Most of my creative time was subsequently spent searching the archipelago for surf, only writing now and again, major accomplishment being a 2nd place finish in one of the AsiaWeek's short story contests. Now I'm writing full time, and, to the horror of my old surfing buddies, take more pleasure in turning an original phrase than in getting tubed.

In addition to several e-zine and print publications, I've done well in several prestigious contests, which I mention because my 3rd place in the Writer's Digest 2001 Short Story Contest (the story was published in an anthology) led directly to me getting an agent. So if you are wondering whether contests are worth it or not, I certainly would say yes. Agents do keep an eye out.

Customer Reviews

4.7 out of 5 stars
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See all 26 customer reviews
Well written, and a fast paced story.
Lachula
We bought this book for our son for Christmas, but my wife and I both loved it, too.
S. Adams
This book kept me on my toes the whole time!
MacKenzie

Most Helpful Customer Reviews

7 of 7 people found the following review helpful By Ellen Meister on January 30, 2007
Format: Hardcover
So glad I'm not alone in giving this wonderful book 5 stars! It a small masterpiece.

Other reviewers have already done a great job of summarizing the plot, so I'll just say that this gripping young adult novel about the tsunami is so much more than a heart-thumping page-turner. It's about family, culture, religion, redemption, love and God. I'm eager for my children to read it, and recommend it to all adults, as well.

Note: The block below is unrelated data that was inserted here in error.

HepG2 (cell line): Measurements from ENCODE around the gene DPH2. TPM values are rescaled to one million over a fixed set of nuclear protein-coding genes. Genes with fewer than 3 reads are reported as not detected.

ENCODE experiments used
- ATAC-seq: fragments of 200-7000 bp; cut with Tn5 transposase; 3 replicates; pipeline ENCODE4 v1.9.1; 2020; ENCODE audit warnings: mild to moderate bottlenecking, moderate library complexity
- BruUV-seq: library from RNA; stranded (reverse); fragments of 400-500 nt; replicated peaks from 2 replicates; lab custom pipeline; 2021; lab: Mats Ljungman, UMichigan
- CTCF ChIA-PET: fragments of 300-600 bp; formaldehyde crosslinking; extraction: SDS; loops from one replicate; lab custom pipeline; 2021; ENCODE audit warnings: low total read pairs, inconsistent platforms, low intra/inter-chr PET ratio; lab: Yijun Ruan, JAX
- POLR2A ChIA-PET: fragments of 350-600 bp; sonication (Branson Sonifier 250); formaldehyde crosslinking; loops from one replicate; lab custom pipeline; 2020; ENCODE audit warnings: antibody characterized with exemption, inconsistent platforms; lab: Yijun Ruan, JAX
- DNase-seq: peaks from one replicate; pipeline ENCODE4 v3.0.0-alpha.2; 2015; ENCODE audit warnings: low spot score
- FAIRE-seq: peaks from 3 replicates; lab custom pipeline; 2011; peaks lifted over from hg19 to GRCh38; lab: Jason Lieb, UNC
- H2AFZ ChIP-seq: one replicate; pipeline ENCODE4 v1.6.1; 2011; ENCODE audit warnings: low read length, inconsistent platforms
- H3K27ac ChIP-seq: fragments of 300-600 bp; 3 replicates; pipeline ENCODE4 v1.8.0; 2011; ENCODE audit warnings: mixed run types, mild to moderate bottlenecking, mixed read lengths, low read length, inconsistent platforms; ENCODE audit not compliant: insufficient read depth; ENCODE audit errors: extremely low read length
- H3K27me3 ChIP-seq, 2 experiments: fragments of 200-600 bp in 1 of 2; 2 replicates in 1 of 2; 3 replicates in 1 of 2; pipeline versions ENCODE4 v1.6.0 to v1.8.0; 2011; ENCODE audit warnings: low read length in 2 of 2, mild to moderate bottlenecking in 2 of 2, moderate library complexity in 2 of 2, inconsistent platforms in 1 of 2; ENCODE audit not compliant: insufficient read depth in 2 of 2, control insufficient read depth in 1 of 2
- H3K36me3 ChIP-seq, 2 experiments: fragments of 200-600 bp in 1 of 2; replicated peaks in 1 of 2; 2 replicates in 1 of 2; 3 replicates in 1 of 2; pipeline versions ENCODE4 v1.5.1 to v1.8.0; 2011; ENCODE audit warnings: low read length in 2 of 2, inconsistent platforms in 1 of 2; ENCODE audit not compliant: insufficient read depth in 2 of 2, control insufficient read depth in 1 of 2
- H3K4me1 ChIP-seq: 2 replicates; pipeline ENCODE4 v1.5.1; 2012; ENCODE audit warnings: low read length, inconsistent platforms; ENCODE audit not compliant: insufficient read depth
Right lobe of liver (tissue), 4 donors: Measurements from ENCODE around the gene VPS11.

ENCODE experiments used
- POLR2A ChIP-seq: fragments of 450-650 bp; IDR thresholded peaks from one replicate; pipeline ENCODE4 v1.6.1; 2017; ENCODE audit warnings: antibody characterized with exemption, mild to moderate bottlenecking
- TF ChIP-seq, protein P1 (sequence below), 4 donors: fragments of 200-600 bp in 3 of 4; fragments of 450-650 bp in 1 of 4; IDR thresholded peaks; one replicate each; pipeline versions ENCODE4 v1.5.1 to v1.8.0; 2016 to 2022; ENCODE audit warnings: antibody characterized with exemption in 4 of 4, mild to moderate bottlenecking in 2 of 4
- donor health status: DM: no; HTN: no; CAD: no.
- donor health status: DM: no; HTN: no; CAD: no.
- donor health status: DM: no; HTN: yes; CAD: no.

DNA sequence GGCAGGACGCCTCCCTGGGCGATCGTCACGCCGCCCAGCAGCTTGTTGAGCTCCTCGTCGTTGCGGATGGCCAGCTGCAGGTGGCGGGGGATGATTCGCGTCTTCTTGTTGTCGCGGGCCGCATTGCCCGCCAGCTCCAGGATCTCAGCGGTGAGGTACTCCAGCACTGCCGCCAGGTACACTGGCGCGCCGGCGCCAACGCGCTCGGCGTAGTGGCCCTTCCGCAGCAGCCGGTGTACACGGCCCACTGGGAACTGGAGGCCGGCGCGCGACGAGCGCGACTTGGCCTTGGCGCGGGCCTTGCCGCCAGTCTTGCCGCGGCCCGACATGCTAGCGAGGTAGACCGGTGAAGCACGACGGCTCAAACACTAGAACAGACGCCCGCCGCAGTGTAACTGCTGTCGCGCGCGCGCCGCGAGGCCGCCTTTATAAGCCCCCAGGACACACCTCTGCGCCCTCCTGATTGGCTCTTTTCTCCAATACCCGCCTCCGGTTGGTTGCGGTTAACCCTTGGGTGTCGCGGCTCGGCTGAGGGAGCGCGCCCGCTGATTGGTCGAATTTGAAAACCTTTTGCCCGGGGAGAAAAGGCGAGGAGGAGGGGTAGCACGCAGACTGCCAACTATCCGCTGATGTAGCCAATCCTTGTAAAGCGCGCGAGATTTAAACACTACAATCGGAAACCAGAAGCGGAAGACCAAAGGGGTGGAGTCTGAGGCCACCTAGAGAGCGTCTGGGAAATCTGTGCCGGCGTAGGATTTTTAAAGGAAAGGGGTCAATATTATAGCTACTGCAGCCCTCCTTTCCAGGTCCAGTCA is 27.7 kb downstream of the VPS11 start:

-Ellen Meister, author of Secret Confessions of the Applewood PTA
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6 of 6 people found the following review helpful By Mary Akers on January 8, 2007
Format: Hardcover Verified Purchase
I purchased The Killing Sea for my son but couldn't wait for him to get through a trilogy he is currently reading and so picked up The Killing Sea and read it myself. Am I glad I did! It's a wonderful read and a real page turner.

Two protagonists move through this story: Ruslan, a local Indonesian boy who works at a small beachside cafe in the town of Meulaboh; and Sarah, a teenager who is sailing with her family through the Indonesian islands over the Christmas holiday. The two meet briefly when Sarah's family anchors their sailboat near the cafe, searching for a mechanic to fix their engine. Ruslan (whose mechanic father ultimately fixes the engine) is captivated by Sarah's blue eyes. A budding artist, Ruslan returns home later that night and draws her in his sketchbook (against the teachings of a local cleric who deems any image-making to be a form of idolatry). At the cafe, Sarah barely registers Ruslan's existence before stalking off to the sailboat when her mother insists she don a headscarf out of respect for the local culture.

Lewis sensitively and deftly explores the notion of the spoiled American as we see Sarah undergo her own sea change after the tsunami rips her world apart. Both Ruslan and Sarah are left parentless: Ruslan, motherless since birth, cannot find his father after the tsunami; Sarah's parents disappear beneath the rising waters as they flee their stranded sailboat. She learns the fate of one shortly after the waters recede, the other she cannot find before she must embark on a search for a hospital for her younger brother who inhaled seawater and is having difficulty breathing.
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5 of 5 people found the following review helpful By William R. Hamilton on January 22, 2007
Format: Hardcover Verified Purchase